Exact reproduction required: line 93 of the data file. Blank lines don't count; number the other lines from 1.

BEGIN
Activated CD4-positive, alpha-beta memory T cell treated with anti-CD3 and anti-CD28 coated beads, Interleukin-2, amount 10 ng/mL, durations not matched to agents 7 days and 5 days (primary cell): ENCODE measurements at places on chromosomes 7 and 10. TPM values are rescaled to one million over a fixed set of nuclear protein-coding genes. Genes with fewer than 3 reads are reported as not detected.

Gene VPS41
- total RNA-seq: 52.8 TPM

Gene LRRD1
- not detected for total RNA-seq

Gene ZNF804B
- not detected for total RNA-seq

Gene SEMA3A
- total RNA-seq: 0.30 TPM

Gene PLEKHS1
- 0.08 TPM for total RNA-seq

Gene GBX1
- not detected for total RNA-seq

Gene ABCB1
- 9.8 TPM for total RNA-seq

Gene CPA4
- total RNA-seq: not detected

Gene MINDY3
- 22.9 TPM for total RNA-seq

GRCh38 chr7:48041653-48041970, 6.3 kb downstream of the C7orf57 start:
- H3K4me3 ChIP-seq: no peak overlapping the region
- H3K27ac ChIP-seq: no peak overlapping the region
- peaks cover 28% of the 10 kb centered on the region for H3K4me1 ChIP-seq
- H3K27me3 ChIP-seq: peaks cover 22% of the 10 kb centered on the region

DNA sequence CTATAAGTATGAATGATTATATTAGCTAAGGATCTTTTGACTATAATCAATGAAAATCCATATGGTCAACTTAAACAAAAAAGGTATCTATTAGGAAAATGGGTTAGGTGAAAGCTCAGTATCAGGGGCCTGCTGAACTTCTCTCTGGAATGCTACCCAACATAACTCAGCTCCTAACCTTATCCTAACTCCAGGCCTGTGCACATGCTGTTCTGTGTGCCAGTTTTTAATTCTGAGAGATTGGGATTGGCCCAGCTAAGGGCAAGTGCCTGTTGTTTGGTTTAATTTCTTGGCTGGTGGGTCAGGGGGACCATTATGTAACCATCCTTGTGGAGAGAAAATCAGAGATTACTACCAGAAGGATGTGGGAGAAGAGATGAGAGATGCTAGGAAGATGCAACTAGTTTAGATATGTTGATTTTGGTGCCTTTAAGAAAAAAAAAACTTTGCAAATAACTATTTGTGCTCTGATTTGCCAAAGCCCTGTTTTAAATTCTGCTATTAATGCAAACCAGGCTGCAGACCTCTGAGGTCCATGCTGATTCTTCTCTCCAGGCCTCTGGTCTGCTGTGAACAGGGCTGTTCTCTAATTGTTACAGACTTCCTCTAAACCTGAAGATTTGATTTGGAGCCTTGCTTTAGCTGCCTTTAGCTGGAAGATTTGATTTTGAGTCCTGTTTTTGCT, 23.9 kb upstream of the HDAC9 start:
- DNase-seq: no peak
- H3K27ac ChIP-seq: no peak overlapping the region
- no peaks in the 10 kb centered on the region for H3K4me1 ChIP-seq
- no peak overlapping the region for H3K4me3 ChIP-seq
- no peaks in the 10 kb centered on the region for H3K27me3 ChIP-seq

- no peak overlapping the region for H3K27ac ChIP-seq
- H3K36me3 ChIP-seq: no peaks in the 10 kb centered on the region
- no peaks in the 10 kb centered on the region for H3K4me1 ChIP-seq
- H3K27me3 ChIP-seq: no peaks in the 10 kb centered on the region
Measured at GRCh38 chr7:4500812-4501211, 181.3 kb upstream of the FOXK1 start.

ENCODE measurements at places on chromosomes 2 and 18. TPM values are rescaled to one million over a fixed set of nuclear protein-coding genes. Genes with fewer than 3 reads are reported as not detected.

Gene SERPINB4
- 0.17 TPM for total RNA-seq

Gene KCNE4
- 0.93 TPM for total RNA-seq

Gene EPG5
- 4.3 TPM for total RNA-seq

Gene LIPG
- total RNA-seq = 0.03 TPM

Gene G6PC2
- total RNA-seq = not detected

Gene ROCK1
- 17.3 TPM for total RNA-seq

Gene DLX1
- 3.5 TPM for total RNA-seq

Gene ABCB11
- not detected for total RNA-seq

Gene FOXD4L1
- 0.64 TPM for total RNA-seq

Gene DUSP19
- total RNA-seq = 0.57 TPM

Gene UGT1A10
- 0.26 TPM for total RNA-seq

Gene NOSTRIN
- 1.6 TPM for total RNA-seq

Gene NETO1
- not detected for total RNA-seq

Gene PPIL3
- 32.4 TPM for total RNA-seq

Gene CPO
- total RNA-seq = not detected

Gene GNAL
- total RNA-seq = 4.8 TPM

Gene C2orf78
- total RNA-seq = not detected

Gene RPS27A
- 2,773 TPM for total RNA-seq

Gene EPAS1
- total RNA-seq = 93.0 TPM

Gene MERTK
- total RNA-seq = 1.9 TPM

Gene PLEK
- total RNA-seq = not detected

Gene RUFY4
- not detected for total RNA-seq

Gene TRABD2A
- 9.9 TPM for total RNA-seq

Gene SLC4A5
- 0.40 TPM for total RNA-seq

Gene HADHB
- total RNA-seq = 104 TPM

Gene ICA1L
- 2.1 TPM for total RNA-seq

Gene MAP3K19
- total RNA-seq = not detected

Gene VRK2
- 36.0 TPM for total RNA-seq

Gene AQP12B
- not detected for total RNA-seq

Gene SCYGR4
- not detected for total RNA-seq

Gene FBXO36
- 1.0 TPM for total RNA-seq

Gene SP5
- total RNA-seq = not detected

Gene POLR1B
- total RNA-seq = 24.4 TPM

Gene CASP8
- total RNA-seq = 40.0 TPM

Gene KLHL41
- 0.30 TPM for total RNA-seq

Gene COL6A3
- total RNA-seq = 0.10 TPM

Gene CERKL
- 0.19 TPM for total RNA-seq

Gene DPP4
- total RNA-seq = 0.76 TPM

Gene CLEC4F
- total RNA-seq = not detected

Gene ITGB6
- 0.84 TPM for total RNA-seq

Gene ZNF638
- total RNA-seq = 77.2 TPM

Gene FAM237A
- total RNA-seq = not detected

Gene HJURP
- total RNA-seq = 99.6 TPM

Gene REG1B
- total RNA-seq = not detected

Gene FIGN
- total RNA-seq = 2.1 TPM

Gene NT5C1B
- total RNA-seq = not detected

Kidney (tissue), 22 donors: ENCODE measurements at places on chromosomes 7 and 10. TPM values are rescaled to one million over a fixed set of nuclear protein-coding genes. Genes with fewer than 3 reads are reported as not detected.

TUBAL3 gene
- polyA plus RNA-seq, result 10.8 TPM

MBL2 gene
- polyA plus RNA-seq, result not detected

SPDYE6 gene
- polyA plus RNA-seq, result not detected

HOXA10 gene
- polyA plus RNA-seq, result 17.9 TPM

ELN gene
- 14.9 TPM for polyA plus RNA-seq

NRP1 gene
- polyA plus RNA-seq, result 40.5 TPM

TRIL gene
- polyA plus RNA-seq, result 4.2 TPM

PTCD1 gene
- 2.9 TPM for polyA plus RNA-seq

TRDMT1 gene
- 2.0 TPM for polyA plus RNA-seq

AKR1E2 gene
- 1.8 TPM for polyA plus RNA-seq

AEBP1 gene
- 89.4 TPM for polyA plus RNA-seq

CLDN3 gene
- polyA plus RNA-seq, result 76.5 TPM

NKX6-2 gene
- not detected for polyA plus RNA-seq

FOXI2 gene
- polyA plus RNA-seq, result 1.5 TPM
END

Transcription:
Gene AQP12B